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RiversidePathThe planning for the Riverside development project has been unfolding over recent years.  It’s a big project combining housing, retail and office on the site of the Riverside train station.  Like all big projects it has elicited a variety of concerns from the nearby neighborhoods- traffic impact, school impact, etc.  Much of the energy and discussion has been focused on the possible downsides of the development.

I’d like to shine a light on a possible upside to the project – The Riverside Pathway.  This is a fairly simple, low cost plan that could be added to this proposal that would be a wonderful new amenity, particularly for the people of Lower Falls as well as the rest of Newton’s citizens.  Many people have been working for some time on essential pieces that will be needed to construct this trail.  Now’s the time to focus on the entire trail as an easily achievable goal.

Lower Falls is effectively an island.  It’s cut off from the rest of Newton by Route 128 and the primary links to the mainland of Newton are by two busy roads. (Rt 16 and Grove St).  There is an unused railroad bridge (#1 and #2 on map) that connects Lower Falls directly to the Riverside property.  For the price of a pair of boltcutters, the gate to that bridge could be opened and Lower Falls would have a new pedestrian footpath to Riverside Station on the ‘mainland’.    The path would start at Deforest Rd in Lower Falls and cross Rt 128 (#1) and 128 exit ramp (#2).  Between the #1 and #2 railroad bridges there’s a small strip of woods between the teaming highway that’s a pleasant little surprise.

Just as is, the path is certainly walkable.  The railroad tracks and ties are long gone but the surface is railroad gravel – not the best walking surface.  Dumping dirt on top of the gravel and rolling it would be a simple and cheap big improvement.  Chances are there’ll be truck loads of dirt on site once the construction begins.

Once inside the Riverside property, some sort of walking path would need to be included in the new Riverside development project to get pedestrians from there, across the property to Riverside T station (#3).  As part of the development project, this is a relatively simple piece.

Opening up that piece of the footpath by itself would be of great benefit to Lower Falls’ers on foot but it could also be the start of a 3/4 mile long river walk that would connect to Riverside Park and extend all the way to the Lasell boathouse.

Continuing on the red route on the map, the path would run along the hillside between the Riverside property and the Charles River to the existing unused pedestrian underpass (#6) under the commuter rail tracks.  At the moment, there is a very rough, little used trail along that hillside.  With little effort and expense that existing trail could be turned into a real walking trail and be connected to Riverside.

RiversideBridgeHalfway along that hillside path there is a lovely wrought iron pedestrian bridge (#4) that has just been beautifully restored by the DCR.  The bridge crosses the river to the Recreation Rd Park (#5) which is a sizable and pleasant chunk of riverfront public parkland in Weston.  At the moment, that bridge is a bit of a mystery.  It’s a beautifully restored bridge to nowhere on the Newton side of the river since there seems to be no officially sanctioned public access.

Continuing along, the trail would pass through the pedestrian underpass (#6) below the commuter rail.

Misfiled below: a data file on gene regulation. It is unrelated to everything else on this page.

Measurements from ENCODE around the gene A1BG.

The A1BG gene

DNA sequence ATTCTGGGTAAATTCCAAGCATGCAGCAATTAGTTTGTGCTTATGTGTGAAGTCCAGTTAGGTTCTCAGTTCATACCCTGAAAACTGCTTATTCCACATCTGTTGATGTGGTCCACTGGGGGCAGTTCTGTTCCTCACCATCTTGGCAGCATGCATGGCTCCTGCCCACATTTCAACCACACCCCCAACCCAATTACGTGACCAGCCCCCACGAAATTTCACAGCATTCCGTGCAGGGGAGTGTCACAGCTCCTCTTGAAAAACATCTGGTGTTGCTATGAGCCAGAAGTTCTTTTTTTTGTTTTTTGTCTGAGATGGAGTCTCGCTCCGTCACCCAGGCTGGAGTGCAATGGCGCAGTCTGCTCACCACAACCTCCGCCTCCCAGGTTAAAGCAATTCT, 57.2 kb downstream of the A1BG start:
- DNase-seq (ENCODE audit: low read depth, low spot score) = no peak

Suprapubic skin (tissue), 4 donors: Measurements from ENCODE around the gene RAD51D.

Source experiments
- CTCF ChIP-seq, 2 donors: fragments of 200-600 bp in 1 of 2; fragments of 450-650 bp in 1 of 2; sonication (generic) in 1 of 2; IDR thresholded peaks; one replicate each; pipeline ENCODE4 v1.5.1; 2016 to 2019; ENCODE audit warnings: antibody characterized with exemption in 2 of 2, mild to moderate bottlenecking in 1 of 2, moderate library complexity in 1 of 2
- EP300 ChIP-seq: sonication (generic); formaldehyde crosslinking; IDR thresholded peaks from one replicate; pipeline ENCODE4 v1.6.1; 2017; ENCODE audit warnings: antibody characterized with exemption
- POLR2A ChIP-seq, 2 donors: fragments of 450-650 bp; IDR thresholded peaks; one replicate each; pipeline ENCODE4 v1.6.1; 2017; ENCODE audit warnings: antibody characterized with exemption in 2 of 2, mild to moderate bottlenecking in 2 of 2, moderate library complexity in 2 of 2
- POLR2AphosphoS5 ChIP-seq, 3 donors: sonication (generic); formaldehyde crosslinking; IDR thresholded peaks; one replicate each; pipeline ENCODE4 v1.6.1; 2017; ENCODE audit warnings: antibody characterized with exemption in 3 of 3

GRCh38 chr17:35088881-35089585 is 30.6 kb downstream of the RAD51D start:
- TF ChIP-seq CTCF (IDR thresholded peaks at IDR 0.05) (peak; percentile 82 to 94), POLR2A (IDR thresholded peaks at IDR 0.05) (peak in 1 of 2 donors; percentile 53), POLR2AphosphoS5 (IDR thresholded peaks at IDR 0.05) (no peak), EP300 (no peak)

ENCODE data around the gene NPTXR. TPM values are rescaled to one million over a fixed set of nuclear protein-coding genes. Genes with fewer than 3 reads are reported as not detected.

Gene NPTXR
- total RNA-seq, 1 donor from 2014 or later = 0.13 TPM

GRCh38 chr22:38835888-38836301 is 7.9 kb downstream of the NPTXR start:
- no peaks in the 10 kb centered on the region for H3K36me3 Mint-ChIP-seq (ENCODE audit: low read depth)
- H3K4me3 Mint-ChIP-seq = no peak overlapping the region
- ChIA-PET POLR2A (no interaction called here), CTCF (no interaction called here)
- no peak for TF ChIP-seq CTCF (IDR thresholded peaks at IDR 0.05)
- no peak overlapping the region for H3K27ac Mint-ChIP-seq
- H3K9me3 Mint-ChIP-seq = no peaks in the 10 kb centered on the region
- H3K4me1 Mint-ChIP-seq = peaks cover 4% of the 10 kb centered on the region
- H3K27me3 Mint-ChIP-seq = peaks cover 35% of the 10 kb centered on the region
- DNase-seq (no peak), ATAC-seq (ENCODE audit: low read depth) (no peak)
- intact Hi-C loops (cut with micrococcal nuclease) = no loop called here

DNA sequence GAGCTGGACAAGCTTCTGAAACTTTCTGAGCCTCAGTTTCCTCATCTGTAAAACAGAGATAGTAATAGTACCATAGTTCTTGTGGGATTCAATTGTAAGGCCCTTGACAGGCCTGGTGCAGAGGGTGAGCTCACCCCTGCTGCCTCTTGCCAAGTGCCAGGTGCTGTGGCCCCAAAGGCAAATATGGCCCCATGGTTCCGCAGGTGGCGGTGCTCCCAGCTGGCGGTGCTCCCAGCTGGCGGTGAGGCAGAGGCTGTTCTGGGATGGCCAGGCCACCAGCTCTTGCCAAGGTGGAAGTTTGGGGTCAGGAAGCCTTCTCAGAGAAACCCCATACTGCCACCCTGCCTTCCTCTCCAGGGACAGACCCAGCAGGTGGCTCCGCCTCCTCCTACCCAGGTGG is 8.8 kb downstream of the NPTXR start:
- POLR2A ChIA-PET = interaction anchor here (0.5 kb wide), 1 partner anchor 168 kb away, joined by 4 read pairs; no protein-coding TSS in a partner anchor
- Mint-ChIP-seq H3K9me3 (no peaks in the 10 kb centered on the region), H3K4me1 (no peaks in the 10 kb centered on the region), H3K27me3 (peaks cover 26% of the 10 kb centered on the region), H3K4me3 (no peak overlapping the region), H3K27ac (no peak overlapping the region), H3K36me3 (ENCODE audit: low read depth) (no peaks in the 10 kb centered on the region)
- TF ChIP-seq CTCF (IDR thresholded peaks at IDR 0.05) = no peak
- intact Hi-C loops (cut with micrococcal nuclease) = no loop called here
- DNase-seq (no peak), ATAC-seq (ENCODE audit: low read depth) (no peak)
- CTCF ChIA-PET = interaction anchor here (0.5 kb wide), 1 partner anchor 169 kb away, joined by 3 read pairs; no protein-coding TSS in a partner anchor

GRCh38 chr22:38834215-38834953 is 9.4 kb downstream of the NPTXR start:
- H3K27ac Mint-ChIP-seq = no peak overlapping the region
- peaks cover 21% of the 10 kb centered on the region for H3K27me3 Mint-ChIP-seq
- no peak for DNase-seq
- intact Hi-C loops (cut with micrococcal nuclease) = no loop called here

RiversideUnderpassThat underpass looks a bit shabby at the moment but some trash clearing and a coat of paint would work wonders.  You’d probably want to put up a fence to keep the trail separated from the commuter rail tracks.  The trail would then continue down to the Lasell boat house to another pedestrian bridge (#7) across the Charles that I believe is already scheduled to be refurbished soon.  Alongside the boat house is another under utilized DCR park with picnic tables and a playing field.

From here a pedestrian can walk down quiet Charles St to Auburn St and into Auburndale.

Over recent years, many people have been working on some of the details of this plan.  In fact this plan was first laid out in detail way back in 1975 by the Newton Conservation Commission.  What needs to happen next, to make it a reality, is to treat it as a single integrated project and to tie it in to the Riverside redevelopment project.  We need the DCR, the MBTA, the City of Newton, the Riverside developer, the Conservation Commission and the neighbors to work together on this.

The entire route from Lower Falls to the Lasell Boat House is 3/4 miles, most of it along the river front.  This portion of the river has long been neglected since it’s encircled by highways, ramps, and rail yards.  Despite all the nearby traffic, once you get down to the riverfront it’s quite pleasant and scenic.

Back in 1898 this stretch of river was described like this: “Within ten miles of Boston, there is a stretch of river scenery that cannot be surpassed in the United States”.   Now with 128 and the Pike in the immediate neighborhood, this portion of the river will never live up to that 19th century description, but there are still plenty of modest pleasures to be had there.

Over the last 25 years or so, the Dept of Conservation and Recreation (DCR) wove together waterfront paths that stretch from Watertown to Auburndale along the river.  This path system has quietly grown into one of the most treasured natural assets of the citizens of Newton.  It’s time to continue that work further upstream.  The Riverside project presents the perfect opportunity to create a new 3/4 mile of riverfront path.  Best of all The Riverside Pathway can be done quickly and extremely cheaply using existing public land and infrastructure that’s now being wasted.